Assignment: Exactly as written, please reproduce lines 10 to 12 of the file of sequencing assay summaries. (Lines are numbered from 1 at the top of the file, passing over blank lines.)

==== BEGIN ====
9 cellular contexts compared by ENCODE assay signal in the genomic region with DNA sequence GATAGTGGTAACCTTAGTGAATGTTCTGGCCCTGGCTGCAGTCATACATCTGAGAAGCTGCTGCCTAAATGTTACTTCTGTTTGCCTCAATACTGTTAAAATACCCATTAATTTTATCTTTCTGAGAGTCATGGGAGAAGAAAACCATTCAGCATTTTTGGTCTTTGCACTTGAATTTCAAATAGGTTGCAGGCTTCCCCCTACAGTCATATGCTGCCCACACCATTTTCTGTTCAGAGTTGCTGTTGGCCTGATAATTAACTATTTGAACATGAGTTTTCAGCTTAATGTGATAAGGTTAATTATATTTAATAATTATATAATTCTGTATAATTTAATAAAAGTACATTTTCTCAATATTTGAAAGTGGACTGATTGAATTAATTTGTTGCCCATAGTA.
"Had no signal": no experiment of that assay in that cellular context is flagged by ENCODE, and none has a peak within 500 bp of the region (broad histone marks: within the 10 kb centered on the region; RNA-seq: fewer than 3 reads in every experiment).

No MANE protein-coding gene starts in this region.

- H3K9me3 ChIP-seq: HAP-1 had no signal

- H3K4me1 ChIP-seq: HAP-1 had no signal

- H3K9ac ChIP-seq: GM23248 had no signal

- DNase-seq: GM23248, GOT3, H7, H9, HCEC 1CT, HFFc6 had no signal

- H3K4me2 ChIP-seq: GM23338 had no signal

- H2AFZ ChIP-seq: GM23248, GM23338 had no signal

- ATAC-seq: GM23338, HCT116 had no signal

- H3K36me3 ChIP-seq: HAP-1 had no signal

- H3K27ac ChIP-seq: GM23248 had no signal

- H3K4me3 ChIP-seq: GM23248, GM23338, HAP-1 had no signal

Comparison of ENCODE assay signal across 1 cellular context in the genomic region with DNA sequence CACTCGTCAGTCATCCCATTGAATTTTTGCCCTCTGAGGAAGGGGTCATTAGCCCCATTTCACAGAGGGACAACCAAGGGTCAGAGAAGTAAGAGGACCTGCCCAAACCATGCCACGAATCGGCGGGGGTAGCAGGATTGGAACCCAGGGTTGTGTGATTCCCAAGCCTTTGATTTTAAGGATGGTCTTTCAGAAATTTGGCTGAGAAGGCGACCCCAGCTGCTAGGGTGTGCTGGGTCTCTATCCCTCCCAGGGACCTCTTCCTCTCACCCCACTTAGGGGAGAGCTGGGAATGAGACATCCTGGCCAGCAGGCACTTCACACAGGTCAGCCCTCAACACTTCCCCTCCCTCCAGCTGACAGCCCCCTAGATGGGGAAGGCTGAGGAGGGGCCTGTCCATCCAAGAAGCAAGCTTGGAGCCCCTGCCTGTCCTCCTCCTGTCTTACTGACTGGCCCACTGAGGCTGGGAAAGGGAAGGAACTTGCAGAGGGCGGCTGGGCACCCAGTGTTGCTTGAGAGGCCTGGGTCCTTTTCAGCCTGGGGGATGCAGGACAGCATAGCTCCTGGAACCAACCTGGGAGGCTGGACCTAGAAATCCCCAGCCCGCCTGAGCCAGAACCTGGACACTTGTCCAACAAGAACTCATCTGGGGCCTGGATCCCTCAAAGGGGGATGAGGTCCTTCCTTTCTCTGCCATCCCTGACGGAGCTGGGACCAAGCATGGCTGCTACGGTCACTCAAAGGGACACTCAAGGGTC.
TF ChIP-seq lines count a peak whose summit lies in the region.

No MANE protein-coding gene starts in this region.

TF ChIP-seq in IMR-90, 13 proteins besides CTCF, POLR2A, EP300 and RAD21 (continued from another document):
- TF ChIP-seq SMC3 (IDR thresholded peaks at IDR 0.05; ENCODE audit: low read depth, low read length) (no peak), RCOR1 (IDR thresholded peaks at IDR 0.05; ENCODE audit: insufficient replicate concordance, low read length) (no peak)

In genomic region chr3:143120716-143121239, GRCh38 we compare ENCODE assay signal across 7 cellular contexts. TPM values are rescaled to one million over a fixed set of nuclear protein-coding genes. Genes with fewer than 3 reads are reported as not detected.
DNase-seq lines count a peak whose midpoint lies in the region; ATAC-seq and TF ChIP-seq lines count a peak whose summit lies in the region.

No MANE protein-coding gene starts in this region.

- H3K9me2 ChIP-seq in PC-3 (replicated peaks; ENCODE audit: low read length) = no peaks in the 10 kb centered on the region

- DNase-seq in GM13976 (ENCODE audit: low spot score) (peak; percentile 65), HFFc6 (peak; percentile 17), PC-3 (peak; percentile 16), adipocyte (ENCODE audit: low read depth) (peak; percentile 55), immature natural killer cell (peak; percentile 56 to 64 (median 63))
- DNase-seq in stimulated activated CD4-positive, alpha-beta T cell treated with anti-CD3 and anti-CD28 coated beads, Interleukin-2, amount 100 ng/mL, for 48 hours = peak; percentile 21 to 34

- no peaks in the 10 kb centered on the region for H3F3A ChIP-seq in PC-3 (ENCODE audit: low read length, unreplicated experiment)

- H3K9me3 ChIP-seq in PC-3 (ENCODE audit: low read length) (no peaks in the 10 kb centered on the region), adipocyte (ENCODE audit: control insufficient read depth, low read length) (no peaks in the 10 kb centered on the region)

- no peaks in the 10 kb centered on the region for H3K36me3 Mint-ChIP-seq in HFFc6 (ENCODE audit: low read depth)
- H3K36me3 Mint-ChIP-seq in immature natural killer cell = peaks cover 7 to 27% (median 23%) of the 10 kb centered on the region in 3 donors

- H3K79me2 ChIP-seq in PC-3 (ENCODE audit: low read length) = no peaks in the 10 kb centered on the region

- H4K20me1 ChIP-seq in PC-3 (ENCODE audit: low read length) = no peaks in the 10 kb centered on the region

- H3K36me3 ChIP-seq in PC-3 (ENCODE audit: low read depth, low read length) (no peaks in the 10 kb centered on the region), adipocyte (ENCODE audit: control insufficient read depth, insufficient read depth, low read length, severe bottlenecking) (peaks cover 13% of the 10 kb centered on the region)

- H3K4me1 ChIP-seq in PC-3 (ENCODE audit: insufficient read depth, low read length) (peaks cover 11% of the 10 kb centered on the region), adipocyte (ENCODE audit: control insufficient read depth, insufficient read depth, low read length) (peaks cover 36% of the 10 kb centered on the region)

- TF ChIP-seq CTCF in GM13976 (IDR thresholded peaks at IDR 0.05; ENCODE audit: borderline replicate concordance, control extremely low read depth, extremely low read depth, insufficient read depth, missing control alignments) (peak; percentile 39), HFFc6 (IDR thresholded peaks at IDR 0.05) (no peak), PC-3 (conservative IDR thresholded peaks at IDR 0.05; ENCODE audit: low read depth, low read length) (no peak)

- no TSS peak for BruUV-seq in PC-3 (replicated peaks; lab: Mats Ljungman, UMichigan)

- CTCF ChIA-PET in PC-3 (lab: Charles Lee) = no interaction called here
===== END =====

- ATAC-seq: GM23338, HCT116 had no signal

- H3K36me3 ChIP-seq: HAP-1 had no signal

- H3K27ac ChIP-seq: GM23248 had no signal